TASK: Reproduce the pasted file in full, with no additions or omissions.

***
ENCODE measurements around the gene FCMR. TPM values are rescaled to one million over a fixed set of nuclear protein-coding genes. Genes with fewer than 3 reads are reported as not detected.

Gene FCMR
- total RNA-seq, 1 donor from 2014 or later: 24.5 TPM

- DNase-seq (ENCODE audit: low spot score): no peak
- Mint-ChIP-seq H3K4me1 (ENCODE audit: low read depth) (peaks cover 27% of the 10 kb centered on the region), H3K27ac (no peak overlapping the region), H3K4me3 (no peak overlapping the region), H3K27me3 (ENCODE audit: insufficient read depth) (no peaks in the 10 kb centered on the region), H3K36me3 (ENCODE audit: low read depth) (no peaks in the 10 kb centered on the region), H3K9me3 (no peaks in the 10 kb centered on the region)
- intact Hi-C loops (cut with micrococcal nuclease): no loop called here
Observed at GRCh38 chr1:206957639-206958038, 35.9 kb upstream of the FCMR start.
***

ENCODE measurements around the gene FCMR. TPM values are rescaled to one million over a fixed set of nuclear protein-coding genes. Genes with fewer than 3 reads are reported as not detected.

Gene FCMR
- total RNA-seq, 1 donor from 2014 or later: 24.5 TPM

- DNase-seq (ENCODE audit: low spot score): no peak
- Mint-ChIP-seq H3K4me1 (ENCODE audit: low read depth) (peaks cover 27% of the 10 kb centered on the region), H3K27ac (no peak overlapping the region), H3K4me3 (no peak overlapping the region), H3K27me3 (ENCODE audit: insufficient read depth) (no peaks in the 10 kb centered on the region), H3K36me3 (ENCODE audit: low read depth) (no peaks in the 10 kb centered on the region), H3K9me3 (no peaks in the 10 kb centered on the region)
- intact Hi-C loops (cut with micrococcal nuclease): no loop called here
Observed at GRCh38 chr1:206957639-206958038, 35.9 kb upstream of the FCMR start.